“It was football time, apple time, harvest time, hunting time, school time. Footsteps quickened. It was exciting to be in transition. It seemed more like the beginning of something than like the end of it.”
Well, it’s official, friends! I am now officially leading strategy and ecosystem at the XPrize Foundation, a company that manages highly leveraged, incentivized, $5 million+ prize competitions that push the limits of what’s possible to change the world for the better. XPrize captures the world’s imagination and inspires others to reach for similar goals, spurring innovation and accelerating the rate of positive change, and I’m on the leadership team!
Now, self congratulations aside, this opportunity would have never happened if I hadn’t quit my job in order to travel the world.
And with this post, I encourage you to take the risk and do the same (or something similar that is on your dream list).
So, how did things come to be this way?
First, after meeting the love of my life and deciding to get married, we worked on a dream list together. I’ve had one going since 2005, but we built in additional dreams that we hoped to accomplish together. And a big section of that list was to travel the world and make babies.
- Lesson Number 1: Build your dream list. Fewer than 1% of the world ever writes down their goals, dreams and ambitions. Fewer than 1% of those ever look at it more than once. But 98% of those who do will accomplish them.
So, we thought, why not do both at the same time?
We both agreed in December to quit our jobs in the Spring, sold our houses, cars, and gave away everything else we owned, set a budget ($3,000/month combined), and took the leap!
- Lesson Number 2: Don’t be afraid to quit. Most employers see a long-term trip as an asset rather than an issue. If you are feeling stuck, you aren’t serving them well and they aren’t serving you well. Do them and yourself a favor.
- Lesson Number 3: Simplify your life. Get rid of your shit. Sell your things. De-clutter your battlefield. You can’t be ready for what’s next if you are held back by existing baggage.
- Lesson Number 4: You don’t need much money to travel. All expenses included (particularly if you are headed to Asia or South America), you can live on $1,500 per month, including hotel, food and flights/transportation.
We left with the intention to remain completely open about what would happen after our honeymoon. While we had discussed moving back to Boston, we made sure not to set that in stone, and we agreed to 1) say "yes" to every opportunity and 2) not even think about work for at least a month. During that time, I considered changing careers completely, going back to school full time to get my PhD in Behavioral Economics, teaching at the university level. Everything was allowed to come into my head and hang out for a while.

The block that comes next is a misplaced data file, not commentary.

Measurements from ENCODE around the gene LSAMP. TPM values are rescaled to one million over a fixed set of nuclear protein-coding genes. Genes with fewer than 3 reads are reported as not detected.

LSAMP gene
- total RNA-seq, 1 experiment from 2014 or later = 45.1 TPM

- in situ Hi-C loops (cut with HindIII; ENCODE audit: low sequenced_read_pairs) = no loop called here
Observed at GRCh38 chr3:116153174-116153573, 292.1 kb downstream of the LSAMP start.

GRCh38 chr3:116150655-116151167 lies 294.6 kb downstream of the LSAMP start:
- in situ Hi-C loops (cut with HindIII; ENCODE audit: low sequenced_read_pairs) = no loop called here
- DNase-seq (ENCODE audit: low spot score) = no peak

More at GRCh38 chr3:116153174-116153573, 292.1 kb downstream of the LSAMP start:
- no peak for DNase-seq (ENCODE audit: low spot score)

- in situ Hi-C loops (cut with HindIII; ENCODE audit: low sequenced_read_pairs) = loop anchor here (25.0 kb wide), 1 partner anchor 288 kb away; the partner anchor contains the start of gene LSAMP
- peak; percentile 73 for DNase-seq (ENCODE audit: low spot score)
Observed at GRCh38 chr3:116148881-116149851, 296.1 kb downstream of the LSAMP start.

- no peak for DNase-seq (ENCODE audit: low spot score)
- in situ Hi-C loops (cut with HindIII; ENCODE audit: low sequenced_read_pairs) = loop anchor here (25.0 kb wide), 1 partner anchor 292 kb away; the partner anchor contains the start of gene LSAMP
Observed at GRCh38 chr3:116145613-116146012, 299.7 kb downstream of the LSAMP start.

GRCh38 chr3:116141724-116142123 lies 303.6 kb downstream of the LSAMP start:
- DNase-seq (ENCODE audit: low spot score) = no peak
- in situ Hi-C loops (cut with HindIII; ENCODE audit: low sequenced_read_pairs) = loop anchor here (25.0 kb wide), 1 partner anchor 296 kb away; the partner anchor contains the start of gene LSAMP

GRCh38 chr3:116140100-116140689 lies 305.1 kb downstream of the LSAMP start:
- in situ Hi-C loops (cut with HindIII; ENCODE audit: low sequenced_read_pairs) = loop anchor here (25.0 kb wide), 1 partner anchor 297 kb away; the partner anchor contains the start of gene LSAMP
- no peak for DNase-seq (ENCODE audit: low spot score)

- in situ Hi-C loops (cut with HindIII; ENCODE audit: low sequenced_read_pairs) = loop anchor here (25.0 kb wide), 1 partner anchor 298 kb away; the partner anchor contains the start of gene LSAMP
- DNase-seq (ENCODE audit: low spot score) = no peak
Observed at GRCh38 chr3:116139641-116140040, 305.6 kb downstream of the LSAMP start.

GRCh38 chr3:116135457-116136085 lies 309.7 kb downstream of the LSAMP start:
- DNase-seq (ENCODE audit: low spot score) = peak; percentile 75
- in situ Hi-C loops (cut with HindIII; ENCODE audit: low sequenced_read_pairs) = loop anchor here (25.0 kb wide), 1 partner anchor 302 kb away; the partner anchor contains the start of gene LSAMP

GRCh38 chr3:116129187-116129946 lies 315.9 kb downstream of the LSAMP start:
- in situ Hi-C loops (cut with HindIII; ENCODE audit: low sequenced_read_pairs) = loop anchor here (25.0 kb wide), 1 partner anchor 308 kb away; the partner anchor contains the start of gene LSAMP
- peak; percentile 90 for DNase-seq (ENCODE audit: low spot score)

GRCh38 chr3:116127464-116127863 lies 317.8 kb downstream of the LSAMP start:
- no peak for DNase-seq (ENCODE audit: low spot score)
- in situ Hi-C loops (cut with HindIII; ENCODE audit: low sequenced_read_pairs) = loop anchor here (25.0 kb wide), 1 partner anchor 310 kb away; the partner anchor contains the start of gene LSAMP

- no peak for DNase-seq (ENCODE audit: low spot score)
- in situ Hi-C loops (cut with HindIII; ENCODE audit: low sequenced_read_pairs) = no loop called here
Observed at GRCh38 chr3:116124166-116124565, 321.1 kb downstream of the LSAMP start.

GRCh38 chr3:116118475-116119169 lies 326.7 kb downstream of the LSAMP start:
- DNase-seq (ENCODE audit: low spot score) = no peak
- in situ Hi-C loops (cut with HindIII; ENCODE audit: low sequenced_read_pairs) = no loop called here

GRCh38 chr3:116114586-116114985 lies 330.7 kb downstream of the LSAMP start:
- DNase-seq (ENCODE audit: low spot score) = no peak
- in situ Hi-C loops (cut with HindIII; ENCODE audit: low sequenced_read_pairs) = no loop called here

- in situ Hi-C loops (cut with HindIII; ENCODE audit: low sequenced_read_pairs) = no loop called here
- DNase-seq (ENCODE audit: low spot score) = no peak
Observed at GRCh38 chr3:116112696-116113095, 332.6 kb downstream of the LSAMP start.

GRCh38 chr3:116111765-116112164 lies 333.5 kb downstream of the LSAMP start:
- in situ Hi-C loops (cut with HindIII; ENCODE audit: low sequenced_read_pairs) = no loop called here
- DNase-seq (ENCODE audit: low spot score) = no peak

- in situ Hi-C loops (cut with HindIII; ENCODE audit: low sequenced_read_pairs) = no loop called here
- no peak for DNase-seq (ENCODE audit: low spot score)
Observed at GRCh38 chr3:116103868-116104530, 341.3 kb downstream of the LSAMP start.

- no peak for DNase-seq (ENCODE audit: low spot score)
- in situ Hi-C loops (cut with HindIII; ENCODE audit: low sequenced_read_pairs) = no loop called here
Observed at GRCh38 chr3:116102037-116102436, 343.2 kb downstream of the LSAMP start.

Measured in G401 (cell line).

- Lesson Number 5: Give yourself time to wipe the mind-slate clean. Don’t jump right back into the job search. Allow yourself time to think, to breath, to consider new paths.
Then, out of nowhere, Andrew got a call from a company he interviewed with nine months before. They had looked forever for someone with his skills and couldn’t find them, so they offered him the job again in LA. And when he explained that he was traveling the world, they said, “It will be here the day you get back," AND "You can work from abroad," AND "My wife and I will be in France next month. Let’s meet up for dinner!” (And we totally drove three hours to meet them for dinner.)
Andrew got a dream job in a booming new industry making significantly more money than the job he had just quit.
I committed at the time that I didn’t want to think about work until September 1, but cheated and started looking on LinkedIn on August 1st. And, magically, a company had reached out to me via my profile in May, recruiting for a CEO position in Atlanta. I returned the email and began to interview.
- Lesson Number 6: You can totally handle the interview process from abroad. I was working with no wifi in many places and even no electricity, and yet it all still worked out. It makes us more interesting candidates than everyone else they are considering!
As the interview process continued on, I started to think that, if we really plan on getting pregnant, commuting to Atlanta from LA every week might be tough. I also thought it would be good to get a competitive offer to help negotiate salary. So I looked through my rolodex to see who I knew in LA. An old friend was the founder of XPrize, so I shot him an email, asking if we could rock the world together. And he said, "YES! We are going through a major organizational restructuring and could really use some strategy help!"
- Lesson Number 7: No matter how famous they are, how much you admire them, or how inaccessible they seem, reach out. They are looking for you as much as you are looking for them.
- Lesson Number 8: Set up a competitive playing field. Create urgency. When everyone wants you, your target will want you.
After two months of conversations, I ended up getting offers from both companies, and was able to negotiate the ideal salary AND role with my ideal company! And it’s in LA!
I am so grateful to so many people for sharing these lessons with me over the years (a special shout out to my efficiency coach, Brad Telepo, and the book, Vagabonding). And I am literally feeling on top of the world. I share this experience because all of this is within your reach. It is all possible.
It is October, the beginning of the beautiful fall season, and the beginning of a world of possibilities!